Suicide Squad, The (United States, 2021)August 08, 2021
With The Suicide Squad, James Gunn becomes the second high-profile Marvel director to moonlight in the DCEU. Fortunately, Gunn’s effort is significantly better than Joss Whedon’s career-killing turn with Justice League. Gunn, temporarily fired by Disney from Guardians of the Galaxy 3 (he has since been re-hired), had an opening on his schedule that Warner Brothers was willing to fill. The result is such a vast improvement over David Ayer’s 2016 Suicide Squad that it’s difficult to reconcile there being a connection. (Note: Ayer has disavowed the theatrical cut of the film, claiming that it doesn’t represent his vision.) Although technically a sequel, The Suicide Squad features only three returning characters. It isn’t necessary to have seen the first film to appreciate this one.
From a pure entertainment perspective, The Suicide Squad is one of the most entertaining comic book movies in recent years. On balance, Avengers: Infinity War was a deeper, more thought-provoking, and all-around better movie, but The Suicide Squad is at least as fun, if not more so. It’s almost certainly the Gunn factor; the writer/director (who was accorded carte blanche by Warner Brothers) infuses this film with the same quirky, breezy attitude that made both Guardians of the Galaxy and Guardians of the Galaxy 2 compulsively watchable. The Suicide Squad is too long – cut 20 minutes off the running time and it would have been nearly perfect – and the action becomes repetitive but there’s a lot more to like than dislike about the production.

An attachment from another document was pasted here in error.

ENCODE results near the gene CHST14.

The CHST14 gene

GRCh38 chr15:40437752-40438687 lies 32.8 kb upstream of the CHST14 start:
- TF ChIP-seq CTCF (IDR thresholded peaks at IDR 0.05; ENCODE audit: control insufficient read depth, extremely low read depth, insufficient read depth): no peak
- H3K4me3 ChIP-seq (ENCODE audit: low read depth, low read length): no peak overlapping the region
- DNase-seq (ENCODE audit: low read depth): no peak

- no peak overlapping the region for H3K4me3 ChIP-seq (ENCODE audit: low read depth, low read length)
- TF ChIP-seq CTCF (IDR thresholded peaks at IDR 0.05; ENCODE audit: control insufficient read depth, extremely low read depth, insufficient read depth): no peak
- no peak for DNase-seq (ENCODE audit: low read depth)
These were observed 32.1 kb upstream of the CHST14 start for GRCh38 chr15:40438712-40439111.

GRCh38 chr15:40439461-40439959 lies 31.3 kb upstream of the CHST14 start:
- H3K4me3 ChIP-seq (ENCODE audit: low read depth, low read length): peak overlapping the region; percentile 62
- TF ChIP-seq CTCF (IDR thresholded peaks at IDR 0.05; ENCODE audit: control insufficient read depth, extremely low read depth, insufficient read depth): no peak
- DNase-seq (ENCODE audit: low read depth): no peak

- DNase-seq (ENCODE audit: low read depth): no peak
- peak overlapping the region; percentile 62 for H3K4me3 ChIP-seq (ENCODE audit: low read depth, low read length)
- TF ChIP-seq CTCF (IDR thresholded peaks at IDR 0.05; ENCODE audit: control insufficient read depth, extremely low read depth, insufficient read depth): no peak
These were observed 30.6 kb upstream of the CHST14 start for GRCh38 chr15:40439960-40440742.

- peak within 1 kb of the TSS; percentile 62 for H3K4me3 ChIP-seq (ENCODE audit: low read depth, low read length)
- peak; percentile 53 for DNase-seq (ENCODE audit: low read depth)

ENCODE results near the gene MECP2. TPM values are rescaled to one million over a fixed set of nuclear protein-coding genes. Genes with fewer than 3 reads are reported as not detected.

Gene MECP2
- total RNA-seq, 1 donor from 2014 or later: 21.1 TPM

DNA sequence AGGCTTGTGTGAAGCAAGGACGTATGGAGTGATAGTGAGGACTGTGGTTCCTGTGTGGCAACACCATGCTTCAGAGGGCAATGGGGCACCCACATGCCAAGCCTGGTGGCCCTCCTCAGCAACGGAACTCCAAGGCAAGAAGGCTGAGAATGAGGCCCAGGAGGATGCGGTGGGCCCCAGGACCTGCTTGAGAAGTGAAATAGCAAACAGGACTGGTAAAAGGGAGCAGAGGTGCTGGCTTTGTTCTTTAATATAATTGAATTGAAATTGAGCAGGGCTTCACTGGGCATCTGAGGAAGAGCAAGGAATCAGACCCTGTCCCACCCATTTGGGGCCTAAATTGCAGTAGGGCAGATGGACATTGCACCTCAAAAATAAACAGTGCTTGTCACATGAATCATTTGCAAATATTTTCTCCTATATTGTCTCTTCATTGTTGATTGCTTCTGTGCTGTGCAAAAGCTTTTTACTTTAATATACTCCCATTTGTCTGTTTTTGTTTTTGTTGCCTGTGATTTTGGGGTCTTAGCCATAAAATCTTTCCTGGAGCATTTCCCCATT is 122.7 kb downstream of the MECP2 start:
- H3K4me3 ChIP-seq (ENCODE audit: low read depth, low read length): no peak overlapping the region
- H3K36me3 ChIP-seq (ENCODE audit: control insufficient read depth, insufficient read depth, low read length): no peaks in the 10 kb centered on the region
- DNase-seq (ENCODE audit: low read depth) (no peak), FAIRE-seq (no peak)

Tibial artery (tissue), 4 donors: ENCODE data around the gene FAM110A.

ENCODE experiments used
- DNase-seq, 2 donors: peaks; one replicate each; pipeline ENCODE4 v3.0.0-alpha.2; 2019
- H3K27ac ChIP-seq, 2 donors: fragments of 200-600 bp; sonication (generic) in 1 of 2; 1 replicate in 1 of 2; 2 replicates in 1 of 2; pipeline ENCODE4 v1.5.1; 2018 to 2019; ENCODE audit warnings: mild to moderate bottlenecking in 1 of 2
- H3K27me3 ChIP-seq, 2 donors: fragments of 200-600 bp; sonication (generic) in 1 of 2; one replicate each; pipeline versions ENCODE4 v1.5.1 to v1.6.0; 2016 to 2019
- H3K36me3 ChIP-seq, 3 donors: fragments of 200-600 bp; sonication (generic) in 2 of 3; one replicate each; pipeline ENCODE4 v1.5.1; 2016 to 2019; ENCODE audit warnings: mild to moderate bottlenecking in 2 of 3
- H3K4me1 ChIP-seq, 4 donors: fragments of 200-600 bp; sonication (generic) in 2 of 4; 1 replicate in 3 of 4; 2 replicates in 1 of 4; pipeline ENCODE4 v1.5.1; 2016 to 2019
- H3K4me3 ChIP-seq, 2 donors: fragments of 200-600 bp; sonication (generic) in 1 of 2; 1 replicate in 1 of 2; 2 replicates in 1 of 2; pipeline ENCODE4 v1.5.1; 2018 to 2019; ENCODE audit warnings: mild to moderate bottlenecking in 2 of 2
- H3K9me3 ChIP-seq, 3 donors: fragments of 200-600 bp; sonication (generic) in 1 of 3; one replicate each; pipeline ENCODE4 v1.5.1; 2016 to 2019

Like the comic book that inspired it, The Suicide Squad follows the misadventures of Task Force X (a.k.a. “The Suicide Squad”), a group of incarcerated super-villains who are offered sentence reductions in return for teaming up and going on government-sponsored black ops missions. Each of them has an explosive implanted in the back of their skulls that can be detonated remotely – this ensures they won’t go rogue. The director of the program is Amanda Waller (returning actress Viola Davis) and, in many ways, she’s more ruthless than the villains who work for her.
The storyline is straightforward. Task Force X is sent into hostile territory (the island of Corto Maltese) to destroy Jotunheim, a structure that houses the mysterious “Project Starfish,” which is deemed to be a major threat to U.S. security. Two teams are sent in. The first is primarily a decoy. Most members of this group are killed in the initial onslaught, with only two survivors: Colonel Rick Flag (Joel Kinnaman), Waller’s deputy; and Harley Quinn (Margot Robbie), the homicidal manic romantic who seems to have finally gotten over being dumped by The Joker. Team B is led by Bloodsport (Idris Elba) and features Peacemaker (John Cena), Ratcatcher 2 (Daniela Melchior), Polka-Dot Man (David Dastmalchian), and Nanaue the King Shark (voice of Sylvester Stallone). After rescuing/reuniting with Harley and Flag, they set their sights on the main mission: capture The Thinker (Peter Capaldi) and “persuade” him to get them into Jotunheim so they can blow it up. None of them is prepared for what they find inside: the monstrous Starro (or, as one of Waller’s people calls it, a “freakin' kaiju”).